Posted by: gschloesser | August 10, 2011

Robin Hood

Design by:  Klaus Palesch
Published by: Amigo
3 – 6 Players, 30 – 45 minutes
Review by:  Greg J. Schloesser

I had the pleasure of being introduced to this little known card game from Klaus Palesch (designer of Fossil) by Brent Carter at Ty Douds’ home while vacationing in Tampa, Florida, and instantly took a liking to it.  I’m discovering that I seem to enjoy the ‘rummy‘ mechanism as used in several card games, including the Mystery Rummy series.  This surprises me as I have never been a big fan of traditional style card games.

To quote the game’s rules introduction, “In Robin Hood, players represent Robin’s merry men and are trying to grab as much treasure as possible from the clutches of the Sheriff of Nottingham.”  Players can also steal treasures from other players, all in attempts to become the wealthiest merry man.

There are three suits in the game (red, yellow and blue) with four sets of 1 – 9 respectively.  Each player is dealt nine cards to begin the game and cannot possess more than nine at the end of their turn.  The remaining cards are stacked are set on the table and three cards are turned over as in Get the Goods, to be drafted from by the players.

On a player’s turn, he may draft one or two cards from the three which are face up (the drafting cards).  If you draft two, however, you MUST perform at least one action.  If you choose only one, you MAY perform actions if you desire.

Actions take three forms:

1)  Play a meld of three cards, thereby ‘stealing’ a treasure card from the sheriff.  A meld must consist of 3 cards of the same suit and have consecutive numbers.

The highest valued card of the meld is then placed face-up in front of the player and will count for victory points at the end of the game if it is still there.  The other two cards of the meld are discarded.

The player also takes a gold card from the sheriff (worth 3 points).

2)  The player plays a meld of 3 cards with the same number and one or two suits in front of an opponent.  The other player may counter this by playing a card from his hand with the same number as the meld played against him.

If the action is countered, the attacker must discard one of the three cards from the meld and take the remaining two back into his hand.  The defender retrieves the card he played in defense.

If the action was not countered, the attacker steals the desired card from the opponent, places it face-up before him and discards the successful meld.

3)  The player plays a meld of three cards with the same number and all three different suits in the same manner as listed above.  This attack, however, cannot be countered.  The attacker takes a card from the opponent’s face up-cards and discards the successful meld.

Once a player has been successfully attacked, the ‘Maid Marian’ card is placed in front of him and he cannot be attacked again until Marian moves to another player who has been successfully attacked.

The idea is to secure as many cards as possible, preferably of high value, and to collect gold coins from the sheriff.  All cards in front of a player are worth their face value at game’s end and each gold card is worth 3 points.

The problem is that cards are easily stolen from each player.  There is a way to protect them, however.  If a player manages to collect three cards of the same suit in front him, they are all three protected and cannot be stolen.  Thus, the timing of one’s attacks and playing of melds is critical so one can collect two or three cards in one turn and protect his cards.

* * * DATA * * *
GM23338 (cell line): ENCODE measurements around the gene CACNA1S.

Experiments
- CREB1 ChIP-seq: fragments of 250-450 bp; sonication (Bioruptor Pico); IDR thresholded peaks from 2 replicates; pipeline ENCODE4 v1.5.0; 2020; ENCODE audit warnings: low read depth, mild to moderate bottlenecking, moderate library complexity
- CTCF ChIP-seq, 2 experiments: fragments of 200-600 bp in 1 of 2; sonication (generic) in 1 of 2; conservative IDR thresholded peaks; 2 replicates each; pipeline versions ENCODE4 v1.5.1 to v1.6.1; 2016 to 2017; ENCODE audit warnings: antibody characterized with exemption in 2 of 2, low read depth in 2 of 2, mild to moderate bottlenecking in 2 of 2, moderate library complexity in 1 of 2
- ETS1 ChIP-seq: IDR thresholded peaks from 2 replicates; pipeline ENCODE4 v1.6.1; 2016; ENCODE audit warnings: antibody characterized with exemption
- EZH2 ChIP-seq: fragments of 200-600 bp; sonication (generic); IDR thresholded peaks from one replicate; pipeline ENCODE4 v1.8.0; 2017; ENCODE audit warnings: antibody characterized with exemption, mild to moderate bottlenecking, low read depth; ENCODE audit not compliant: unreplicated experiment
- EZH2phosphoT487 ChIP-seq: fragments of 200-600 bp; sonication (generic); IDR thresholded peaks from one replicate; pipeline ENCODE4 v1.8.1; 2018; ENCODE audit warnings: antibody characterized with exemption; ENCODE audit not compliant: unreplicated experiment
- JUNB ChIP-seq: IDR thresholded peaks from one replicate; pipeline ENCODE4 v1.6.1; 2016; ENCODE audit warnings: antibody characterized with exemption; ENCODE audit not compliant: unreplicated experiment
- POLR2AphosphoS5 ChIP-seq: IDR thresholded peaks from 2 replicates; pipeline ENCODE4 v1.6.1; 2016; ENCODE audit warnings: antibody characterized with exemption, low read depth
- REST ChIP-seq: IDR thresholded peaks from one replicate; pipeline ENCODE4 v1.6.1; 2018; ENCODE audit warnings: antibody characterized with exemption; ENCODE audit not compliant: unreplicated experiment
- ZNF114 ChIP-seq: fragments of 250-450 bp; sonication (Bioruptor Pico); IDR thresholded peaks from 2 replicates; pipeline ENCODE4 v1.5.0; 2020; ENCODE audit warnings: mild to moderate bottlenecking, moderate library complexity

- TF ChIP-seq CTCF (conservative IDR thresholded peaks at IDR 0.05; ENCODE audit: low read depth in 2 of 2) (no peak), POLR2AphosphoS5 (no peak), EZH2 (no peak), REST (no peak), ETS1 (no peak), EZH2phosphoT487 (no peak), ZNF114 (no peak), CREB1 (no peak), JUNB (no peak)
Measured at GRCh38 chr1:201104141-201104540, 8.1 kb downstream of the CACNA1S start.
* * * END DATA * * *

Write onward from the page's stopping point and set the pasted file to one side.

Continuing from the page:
The game ends once the deck has been cycled through twice.  The player with the greatest value of cards and coins face-up before him is the victor.  Cards in the hand at game’s end are worthless.

I’ve played numerous times and find the game consistently entertaining and challenging.  Which cards to collect, how long to hold them, and the timing of one’s thefts are all critical decisions.  Further, the actions of your opponents, as well as the cards available in the drafting row, often force you to alter your strategies.  I always find this ‘forced alteration of strategies’ to be a good thing as it usually prevents a game from becoming stale and forces players to adapt to various conditions as they arise during the game.  It also tends to prevent the tactic of doggedly pursuing one strategy from beginning to end.

Admittedly, the game does have a few problems, but most are easily corrected.  Six players is simply too many with only three cards in the ‘drafting’ row.  As is, the cards you want will never be around by the time your turn arrives.  The general consensus was that if being played with six players, place four or five cards in the drafting row.  I have used this idea in subsequent playings with five or six players and found the results very satisfactory.  Six players also causes some downtime between turns, but I, for one, don’t feel this is excessive.

The game does have a potential ‘kingmaker’ problem as well.  It’s easy to envision the final player not being in contention to win but being able to steal a card from one of several players which would ultimately determine the victor.  It hasn’t happened in the games I’ve played, but it could easily occur.

In spite of this, I enjoy the feel and flow of the game.  I think there are enough things to think about to keep it interesting and the hand management and timing required is both challenging and fun.  I find myself continually looking for opportunities to pull it off the shelf … always a good sign.  Why this game hasn’t received more and better publicity surprises me.  It is truly a ‘treasure in the forest’.

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